Sunday, March 10, 2013

Dubrovnik

We took the bus from Mostar to Dubrovnik. A journey of 135km takes 3 hours not due to bad roads, they are in fact very good. Rather two border stops, one to leave Bosnia & Herzegovina and enter Croatia - this was a relatively short 10 minute stop. Then for a small area near Neum we re-entered BiH. This too should have been routine, there were 7 of us on a 50 seater bus - the joy of traveling off-peak. However 1 of the passengers had their passport checked in detail, then he was asked to get off the bus with all his luggage. They went into the immigration office and after nearly half an hour he rejoined us on the bus and we continued on. We have no idea what passport he was traveling on.

 

In Dubrovnik we headed around to the Pile gate, an entrance into the pedestrian only walled city. Our accommodation was up about 70 steps - a very good fitness workout while carrying a suitcase! Thankfully we only have to carry them up once.

The city is definitely in off-season at the moment with only small numbers of people wandering about, and only a limited number of restaurants open. Sadly we chose one of the more mediocre ones for our dinner. It was so bad the Andrew went to the effort of joining TripAdvisor in order to leave a scathing review of the Pertorun restaurant. In this picture the red cast is from the outdoor heater, but it could have also been from his unhappy mood.

The next morning after we had found some coffee and a bakery was to walk the circuit around the city ramparts. Note the shirt sleeves - it is warm here on the Adriatic, up to 15 degrees today - so glorious after Cambridge & Sarajevo, which were both pretty grey.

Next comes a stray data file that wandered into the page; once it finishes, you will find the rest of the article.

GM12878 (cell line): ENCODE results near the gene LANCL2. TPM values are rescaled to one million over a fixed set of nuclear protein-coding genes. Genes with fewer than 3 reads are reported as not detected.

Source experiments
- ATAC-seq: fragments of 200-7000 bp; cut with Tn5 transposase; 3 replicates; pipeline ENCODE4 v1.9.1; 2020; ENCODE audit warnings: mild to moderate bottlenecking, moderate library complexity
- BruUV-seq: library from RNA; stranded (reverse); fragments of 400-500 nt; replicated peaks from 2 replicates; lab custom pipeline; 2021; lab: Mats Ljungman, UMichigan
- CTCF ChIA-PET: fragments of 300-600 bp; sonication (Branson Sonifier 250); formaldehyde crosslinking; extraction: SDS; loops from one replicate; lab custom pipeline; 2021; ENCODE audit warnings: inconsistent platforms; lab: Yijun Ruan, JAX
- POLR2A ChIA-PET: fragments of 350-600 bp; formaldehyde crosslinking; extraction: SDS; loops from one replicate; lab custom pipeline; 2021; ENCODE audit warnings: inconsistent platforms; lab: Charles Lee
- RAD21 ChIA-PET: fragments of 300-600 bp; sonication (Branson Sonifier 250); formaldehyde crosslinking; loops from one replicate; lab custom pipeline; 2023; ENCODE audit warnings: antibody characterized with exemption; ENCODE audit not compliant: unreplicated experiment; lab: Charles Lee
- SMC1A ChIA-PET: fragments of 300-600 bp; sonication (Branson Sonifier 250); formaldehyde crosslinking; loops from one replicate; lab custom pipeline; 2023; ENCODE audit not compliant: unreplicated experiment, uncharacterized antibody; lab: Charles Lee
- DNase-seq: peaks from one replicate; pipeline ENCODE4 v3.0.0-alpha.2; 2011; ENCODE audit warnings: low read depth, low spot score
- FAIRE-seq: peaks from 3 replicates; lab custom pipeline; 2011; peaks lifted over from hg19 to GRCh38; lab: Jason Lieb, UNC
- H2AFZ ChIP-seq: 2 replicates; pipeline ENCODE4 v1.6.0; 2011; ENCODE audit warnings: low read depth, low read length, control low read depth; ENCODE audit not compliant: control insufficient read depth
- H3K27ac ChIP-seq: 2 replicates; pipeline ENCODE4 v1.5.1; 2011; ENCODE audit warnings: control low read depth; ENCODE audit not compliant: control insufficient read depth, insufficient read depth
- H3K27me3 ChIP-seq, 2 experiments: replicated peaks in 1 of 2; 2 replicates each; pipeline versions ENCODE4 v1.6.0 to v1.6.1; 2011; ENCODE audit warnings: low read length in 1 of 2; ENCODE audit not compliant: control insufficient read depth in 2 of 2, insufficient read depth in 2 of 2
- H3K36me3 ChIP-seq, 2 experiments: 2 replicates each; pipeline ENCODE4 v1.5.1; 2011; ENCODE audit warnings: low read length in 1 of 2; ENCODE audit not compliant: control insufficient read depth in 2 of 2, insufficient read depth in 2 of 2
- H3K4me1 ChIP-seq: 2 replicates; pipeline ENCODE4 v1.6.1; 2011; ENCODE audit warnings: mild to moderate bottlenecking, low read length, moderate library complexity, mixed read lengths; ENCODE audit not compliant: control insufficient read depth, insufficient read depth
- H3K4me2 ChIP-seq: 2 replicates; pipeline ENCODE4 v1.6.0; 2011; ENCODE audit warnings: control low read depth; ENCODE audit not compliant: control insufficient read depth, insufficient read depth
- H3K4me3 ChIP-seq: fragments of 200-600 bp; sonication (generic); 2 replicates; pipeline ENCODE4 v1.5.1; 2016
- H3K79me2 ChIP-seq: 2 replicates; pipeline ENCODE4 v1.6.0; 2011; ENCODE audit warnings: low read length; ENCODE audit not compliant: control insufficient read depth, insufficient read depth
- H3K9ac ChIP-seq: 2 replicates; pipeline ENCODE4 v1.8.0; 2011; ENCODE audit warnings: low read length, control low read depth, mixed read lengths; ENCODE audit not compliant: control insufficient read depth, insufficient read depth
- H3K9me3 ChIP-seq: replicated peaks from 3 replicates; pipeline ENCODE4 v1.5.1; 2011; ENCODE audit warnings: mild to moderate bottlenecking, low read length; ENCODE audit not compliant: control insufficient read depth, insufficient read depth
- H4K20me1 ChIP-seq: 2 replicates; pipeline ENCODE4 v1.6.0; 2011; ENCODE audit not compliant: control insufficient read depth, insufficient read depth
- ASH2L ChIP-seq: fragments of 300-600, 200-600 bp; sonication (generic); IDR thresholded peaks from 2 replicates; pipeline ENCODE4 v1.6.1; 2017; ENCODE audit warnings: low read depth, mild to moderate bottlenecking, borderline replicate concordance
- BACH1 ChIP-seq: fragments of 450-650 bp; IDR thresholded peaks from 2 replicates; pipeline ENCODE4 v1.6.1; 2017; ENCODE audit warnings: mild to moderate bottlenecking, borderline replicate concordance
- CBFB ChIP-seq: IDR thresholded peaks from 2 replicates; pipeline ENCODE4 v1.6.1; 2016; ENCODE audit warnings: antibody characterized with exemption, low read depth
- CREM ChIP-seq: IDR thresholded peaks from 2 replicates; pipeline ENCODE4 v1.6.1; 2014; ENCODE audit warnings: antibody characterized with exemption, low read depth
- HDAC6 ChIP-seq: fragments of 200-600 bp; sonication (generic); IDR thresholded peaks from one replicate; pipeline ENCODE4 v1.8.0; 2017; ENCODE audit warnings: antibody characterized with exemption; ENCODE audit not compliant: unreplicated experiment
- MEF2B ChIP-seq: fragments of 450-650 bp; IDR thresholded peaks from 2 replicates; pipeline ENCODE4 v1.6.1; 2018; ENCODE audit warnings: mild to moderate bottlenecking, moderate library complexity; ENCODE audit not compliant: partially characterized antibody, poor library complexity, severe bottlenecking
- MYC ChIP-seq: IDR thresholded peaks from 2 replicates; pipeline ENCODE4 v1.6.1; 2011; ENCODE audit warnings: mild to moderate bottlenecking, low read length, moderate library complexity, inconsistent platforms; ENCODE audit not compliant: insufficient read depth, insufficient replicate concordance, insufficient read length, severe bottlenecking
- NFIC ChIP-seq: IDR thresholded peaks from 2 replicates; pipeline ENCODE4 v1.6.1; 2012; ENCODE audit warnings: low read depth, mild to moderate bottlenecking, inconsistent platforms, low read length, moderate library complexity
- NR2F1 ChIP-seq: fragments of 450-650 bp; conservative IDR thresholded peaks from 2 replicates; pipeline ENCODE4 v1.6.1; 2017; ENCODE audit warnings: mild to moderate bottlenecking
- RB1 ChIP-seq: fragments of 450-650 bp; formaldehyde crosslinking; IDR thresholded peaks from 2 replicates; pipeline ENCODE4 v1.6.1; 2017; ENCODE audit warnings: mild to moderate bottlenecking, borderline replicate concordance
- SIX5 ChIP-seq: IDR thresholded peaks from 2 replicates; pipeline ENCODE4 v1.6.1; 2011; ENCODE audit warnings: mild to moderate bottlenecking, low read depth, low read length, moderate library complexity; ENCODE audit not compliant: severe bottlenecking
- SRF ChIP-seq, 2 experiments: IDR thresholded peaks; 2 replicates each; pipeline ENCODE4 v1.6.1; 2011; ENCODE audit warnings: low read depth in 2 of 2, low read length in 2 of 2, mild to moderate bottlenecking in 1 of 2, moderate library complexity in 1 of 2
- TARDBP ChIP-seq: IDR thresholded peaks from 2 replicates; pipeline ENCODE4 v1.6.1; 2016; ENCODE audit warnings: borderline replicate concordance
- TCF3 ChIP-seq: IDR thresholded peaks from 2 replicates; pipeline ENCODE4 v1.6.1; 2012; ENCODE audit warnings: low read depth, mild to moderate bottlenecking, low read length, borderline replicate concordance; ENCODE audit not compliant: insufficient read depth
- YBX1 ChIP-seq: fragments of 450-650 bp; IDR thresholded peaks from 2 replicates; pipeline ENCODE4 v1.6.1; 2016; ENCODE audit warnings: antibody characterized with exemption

Dubrovnik has world heritage status and its walls from middle-ages had never been breached. Of course they were not able to protect the city from modern shells during the 1990s war and the city suffered extensive damage. Nearly 70% of the buildings were damaged in some way during the war and over $7 million was spent before 1999 in city restoration. The walls themselves came through this relatively unscathed.

 

Having learned from our disaster dinner, we stopped for pizza at a shop outside the old town and where a number of locals were dining. Excellent pizza and HUGE. We also went back for dinner and shared half a pizza. So, not the healthiest of diet for the day, but tasty and good value.

Dubrovnik is a lovely town, and overall we enjoyed it, but it was also a bit too touristy for us. In a travel publication there was a story on a sucessful local girl. She said growing up in the old city it was vibrant with people going about there lives. Today there were less than 1000 locals living there and so many houses had been turned into tourist apartments. As a result the old city is bland and lacking vibrancy. I think we would have to agree with this

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